James Tate, p.5


     Jill and I had been driving for hours
on these little back country roads and we hadn’t
seen another car or a store of any kind in all
that time. We were trying to get to a village
called Lost River and were running out of gas.
There was a man there that owns a pterodactyl
wing and we heard that he might want to sell it.
He was tired of it, we were told. Finally, I see
an old pick-up truck coming up behind us and I
pull over and get out of the car and wave. The
man starts to pass by, but changes his mind
and stops. I ask him if he knows how to get to Lost
River and he says he’s never heard of it, but
can give us directions to the closest town called
Last Grocery Store. I thank him and we eventually
find Last Grocery Store, which consists of three
trailers and a little bitsy grocery store. The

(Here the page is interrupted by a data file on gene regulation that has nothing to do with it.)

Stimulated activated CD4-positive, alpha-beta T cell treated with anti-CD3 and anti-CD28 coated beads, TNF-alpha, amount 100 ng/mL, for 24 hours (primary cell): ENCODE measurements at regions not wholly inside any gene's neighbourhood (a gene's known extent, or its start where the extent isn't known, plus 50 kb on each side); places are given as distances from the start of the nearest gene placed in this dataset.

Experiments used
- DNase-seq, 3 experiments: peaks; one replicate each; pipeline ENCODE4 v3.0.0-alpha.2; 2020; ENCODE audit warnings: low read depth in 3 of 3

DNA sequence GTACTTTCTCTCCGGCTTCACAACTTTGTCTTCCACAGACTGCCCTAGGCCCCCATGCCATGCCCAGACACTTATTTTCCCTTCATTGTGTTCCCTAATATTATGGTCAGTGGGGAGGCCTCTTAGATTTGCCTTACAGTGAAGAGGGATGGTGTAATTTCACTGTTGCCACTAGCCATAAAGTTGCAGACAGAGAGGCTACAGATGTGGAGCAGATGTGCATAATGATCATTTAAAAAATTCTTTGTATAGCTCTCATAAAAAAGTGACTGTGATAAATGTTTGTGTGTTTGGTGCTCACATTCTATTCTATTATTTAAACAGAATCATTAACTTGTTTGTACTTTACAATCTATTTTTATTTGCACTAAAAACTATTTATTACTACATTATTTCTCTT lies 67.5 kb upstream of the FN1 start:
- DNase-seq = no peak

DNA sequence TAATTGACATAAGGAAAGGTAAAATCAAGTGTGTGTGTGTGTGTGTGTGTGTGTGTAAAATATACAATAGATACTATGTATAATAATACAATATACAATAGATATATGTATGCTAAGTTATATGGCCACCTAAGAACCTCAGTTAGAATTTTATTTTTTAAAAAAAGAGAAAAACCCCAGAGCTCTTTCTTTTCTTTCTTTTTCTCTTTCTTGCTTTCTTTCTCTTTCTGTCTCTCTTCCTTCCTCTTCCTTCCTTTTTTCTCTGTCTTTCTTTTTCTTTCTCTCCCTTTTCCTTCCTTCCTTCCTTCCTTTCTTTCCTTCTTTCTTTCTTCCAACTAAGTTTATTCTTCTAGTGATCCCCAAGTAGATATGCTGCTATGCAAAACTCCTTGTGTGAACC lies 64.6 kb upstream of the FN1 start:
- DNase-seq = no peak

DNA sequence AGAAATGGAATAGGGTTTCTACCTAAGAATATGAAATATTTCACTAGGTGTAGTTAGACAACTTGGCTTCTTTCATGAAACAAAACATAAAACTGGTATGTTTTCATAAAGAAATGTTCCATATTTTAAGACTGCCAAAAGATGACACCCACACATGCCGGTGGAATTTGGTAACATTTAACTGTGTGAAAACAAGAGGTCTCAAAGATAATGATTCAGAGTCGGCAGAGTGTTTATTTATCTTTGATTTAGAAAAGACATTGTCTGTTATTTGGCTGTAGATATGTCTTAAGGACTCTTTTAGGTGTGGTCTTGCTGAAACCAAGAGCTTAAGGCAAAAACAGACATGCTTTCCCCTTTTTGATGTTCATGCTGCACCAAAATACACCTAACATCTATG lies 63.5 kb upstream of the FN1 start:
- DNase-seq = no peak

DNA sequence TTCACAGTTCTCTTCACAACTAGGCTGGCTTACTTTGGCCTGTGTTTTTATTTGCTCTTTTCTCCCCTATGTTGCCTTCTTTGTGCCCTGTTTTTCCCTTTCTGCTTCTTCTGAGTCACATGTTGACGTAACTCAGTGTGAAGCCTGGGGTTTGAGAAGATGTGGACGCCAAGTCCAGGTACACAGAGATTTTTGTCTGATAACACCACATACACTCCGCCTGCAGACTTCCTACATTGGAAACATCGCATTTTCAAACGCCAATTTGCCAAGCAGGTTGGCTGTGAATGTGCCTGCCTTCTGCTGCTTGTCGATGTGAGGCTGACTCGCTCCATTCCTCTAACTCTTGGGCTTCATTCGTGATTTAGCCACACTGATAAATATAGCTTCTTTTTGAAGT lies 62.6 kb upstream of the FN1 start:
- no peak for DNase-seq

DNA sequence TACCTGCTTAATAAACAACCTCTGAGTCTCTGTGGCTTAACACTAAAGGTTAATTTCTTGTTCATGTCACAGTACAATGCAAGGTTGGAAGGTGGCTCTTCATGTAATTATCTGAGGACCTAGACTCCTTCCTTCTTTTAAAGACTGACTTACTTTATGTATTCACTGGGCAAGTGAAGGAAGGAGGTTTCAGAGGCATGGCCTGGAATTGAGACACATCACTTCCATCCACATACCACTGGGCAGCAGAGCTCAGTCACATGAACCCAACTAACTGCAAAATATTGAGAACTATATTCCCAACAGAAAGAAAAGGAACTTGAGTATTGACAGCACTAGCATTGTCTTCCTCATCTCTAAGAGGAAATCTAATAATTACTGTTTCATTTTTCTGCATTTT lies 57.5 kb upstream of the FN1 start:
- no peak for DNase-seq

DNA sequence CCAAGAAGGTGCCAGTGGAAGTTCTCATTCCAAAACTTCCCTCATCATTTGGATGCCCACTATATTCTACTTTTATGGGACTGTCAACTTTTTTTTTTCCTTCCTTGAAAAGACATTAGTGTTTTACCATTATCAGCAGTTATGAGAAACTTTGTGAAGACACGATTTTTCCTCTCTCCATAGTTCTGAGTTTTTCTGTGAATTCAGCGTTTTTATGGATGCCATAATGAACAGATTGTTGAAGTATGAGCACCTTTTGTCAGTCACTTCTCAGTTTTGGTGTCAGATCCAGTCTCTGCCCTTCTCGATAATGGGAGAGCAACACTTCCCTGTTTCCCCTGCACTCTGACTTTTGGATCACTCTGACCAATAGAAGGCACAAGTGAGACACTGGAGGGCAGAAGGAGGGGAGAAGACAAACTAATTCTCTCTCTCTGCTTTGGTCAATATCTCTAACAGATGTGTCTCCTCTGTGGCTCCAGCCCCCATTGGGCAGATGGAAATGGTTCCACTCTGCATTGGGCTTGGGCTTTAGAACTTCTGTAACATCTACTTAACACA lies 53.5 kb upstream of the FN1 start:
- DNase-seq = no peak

owner is old and nearly blind, but he’s glad to
meet us and we’re glad to meet him. I ask him
if he knows how to get to Lost River from here.
He ponders for awhile, and then says, “I don’t
see how you could get there, unless you’re walking.
There’s no road in them parts. Why would
anybody be wanting to go to Lost River, there’s
nothing there.” “There’s a man there that’s got
a pterodactyl wing he might be willing to sell,”
I say. “Hell, I’ll sell you mine. I can’t see
it anymore, so I might as well sell it,” he says.
Jill and I look at eachother, incredulous. “Well,
we’d sure like to see it,” I say. “No problem,”
he says, “I keep it right here in back of the store.”
He brings it out and it’s beautiful, delicate
and it’s real, I’m certain of it. The foot even
has its claws on it. We’re speechless and rather
terrified of holding it, though he hands it to us
trustingly. My whole body feels like it’s vibrating,
like I’m a harp of time. I’m sort of embarassed,
but finally I ask him how much he wants for it.
“Oh, just take it. It always brought me luck, but
I’ve had all the luck I need,” he says. Jill gives
him a kiss on the cheek and I shake his hand and
thank him. Tomorrow: Lost River.